- Doncaster Council has voiced concern over potential health and safety issues at the Hatfield Colliery site in the wake of Historic England’s decision to spot-list the former colliery’s two headstocks as Grade 11 structures. The South Yorkshire planning authority says it faces a £1m bill to make the structures safe. They were due to be demolished.
- Hinkley & Bosworth Borough Council has approved proposals for two separate solar power projects on Leicestershire farmland with a combined capacity of nearly nine megawatts.
New Truro stadium inches closer
Communities Secretary Greg Clark has decided not to call-in proposals for a new 4,000-seater stadium which Truro City Football Club wants to build which would be paid for by the redevelopment of its existing home in Treyew Road as a retail park.
What is claimed to be the UK’s most comprehensive guidance on Sustainable Urban Drainage Systems (SuDS) has just been published by construction industry body CIRIA. The advice focuses on the cost-effective planning, design, construction, operation and maintenance of SuDS.
Fields in Trust, the successor to the National Playing Fields Association, has published its latest and most up to date guide to open space provision and design.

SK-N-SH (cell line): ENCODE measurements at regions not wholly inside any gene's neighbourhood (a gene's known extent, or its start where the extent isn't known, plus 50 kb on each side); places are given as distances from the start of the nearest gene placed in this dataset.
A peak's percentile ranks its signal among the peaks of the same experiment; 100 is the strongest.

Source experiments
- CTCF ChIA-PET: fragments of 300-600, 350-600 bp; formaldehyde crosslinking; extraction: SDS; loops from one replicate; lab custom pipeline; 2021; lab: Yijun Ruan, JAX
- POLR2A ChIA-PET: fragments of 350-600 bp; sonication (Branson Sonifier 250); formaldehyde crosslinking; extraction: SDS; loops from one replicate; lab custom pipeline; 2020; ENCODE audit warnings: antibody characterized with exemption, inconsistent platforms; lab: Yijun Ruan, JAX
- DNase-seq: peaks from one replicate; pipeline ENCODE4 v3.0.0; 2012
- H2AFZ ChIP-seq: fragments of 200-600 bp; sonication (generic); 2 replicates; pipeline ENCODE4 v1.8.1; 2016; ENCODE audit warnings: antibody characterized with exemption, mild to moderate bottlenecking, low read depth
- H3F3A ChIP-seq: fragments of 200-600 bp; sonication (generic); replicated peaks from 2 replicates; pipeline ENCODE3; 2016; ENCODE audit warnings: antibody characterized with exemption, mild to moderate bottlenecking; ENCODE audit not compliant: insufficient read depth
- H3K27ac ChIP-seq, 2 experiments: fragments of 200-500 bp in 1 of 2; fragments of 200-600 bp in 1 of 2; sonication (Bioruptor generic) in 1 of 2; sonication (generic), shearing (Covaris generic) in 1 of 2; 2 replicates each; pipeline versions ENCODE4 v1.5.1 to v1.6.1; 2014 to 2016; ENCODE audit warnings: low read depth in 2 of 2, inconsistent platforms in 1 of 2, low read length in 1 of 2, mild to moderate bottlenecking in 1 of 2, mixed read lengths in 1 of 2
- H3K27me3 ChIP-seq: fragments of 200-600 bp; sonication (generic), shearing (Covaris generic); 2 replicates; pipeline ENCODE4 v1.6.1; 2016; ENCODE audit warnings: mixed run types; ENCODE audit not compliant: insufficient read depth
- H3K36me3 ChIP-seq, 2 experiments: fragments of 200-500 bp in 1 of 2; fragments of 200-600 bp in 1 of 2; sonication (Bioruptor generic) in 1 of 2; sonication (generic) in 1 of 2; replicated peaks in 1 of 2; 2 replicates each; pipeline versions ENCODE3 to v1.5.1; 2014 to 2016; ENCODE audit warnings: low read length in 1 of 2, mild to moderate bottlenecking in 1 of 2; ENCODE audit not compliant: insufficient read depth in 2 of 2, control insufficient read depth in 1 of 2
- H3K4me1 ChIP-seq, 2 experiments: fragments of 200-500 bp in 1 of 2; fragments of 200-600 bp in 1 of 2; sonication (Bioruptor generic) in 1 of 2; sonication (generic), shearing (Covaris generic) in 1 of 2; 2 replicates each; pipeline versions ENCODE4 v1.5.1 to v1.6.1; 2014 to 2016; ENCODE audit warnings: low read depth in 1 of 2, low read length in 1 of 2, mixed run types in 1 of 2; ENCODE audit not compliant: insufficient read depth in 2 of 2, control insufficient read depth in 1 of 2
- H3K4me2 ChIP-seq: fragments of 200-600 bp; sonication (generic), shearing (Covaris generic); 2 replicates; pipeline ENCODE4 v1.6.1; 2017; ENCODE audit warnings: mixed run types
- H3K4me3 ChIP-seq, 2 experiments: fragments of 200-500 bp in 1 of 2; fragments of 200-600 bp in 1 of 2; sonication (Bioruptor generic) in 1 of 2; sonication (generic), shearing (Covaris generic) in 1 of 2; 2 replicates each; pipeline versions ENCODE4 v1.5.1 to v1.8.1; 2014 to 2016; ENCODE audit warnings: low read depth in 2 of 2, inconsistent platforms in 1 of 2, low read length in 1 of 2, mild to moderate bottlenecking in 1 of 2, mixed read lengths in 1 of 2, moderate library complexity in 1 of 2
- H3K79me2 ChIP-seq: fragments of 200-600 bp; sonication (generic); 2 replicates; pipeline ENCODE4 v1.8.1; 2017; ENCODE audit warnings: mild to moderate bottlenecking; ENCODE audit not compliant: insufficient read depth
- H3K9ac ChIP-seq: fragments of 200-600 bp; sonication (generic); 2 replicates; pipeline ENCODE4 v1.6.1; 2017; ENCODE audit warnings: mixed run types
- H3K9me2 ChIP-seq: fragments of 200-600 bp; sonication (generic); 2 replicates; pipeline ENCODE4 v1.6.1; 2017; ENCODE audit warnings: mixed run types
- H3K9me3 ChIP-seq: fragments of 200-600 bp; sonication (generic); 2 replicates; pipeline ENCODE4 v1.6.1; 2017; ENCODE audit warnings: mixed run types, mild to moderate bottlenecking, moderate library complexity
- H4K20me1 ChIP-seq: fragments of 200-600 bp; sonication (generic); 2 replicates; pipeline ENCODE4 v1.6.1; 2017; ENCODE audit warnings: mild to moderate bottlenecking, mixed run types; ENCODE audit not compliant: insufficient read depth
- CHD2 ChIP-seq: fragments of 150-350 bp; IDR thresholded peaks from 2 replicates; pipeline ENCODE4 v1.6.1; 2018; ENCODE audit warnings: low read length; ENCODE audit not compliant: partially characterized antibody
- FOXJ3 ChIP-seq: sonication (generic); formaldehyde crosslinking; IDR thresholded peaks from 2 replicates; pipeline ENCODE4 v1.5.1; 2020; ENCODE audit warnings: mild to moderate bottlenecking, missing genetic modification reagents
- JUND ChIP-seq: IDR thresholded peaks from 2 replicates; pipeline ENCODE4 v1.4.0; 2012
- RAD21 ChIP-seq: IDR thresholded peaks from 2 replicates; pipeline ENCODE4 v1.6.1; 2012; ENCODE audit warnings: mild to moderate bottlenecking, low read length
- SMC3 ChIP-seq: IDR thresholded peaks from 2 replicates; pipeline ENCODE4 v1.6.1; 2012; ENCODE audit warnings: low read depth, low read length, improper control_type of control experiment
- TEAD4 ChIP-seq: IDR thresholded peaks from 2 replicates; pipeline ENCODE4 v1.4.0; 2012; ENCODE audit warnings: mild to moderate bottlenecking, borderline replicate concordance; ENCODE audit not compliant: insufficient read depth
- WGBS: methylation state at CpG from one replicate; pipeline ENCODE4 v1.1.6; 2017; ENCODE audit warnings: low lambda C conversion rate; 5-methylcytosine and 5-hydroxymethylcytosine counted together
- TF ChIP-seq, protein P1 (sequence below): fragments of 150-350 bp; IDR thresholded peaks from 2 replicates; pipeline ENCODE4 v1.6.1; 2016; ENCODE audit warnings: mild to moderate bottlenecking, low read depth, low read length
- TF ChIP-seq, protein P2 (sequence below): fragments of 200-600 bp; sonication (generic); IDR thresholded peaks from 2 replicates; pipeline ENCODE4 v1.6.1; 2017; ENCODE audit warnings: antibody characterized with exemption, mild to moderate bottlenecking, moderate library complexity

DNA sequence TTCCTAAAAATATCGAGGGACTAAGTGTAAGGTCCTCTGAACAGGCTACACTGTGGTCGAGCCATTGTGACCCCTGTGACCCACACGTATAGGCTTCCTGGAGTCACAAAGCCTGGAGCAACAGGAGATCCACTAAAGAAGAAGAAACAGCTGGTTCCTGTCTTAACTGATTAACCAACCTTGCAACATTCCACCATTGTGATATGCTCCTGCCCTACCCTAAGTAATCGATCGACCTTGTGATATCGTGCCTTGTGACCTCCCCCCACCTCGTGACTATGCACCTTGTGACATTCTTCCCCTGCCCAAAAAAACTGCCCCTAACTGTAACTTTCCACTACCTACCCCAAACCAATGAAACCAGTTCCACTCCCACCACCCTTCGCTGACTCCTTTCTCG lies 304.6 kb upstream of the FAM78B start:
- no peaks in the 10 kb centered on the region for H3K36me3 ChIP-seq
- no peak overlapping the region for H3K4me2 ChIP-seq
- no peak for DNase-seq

Called ‘Guidance for Outdoor Sport and Play: Beyond the Six Acre Standard’ the publication is aimed at local planning authorities, developers, planners, urban designers and landscape architects involved in the planning and design of outdoor sport, play and informal open space.
Reading BC mulls further controls on HMOs in conservation areas
Further measures to curb the number of Houses in Multiple Occupation (HMO) in Reading’s conservation areas are being considered by the borough council. These include the making of a ‘non-immediate Article 4 Direction’ to remove permitted development rights to convert property into HMOs.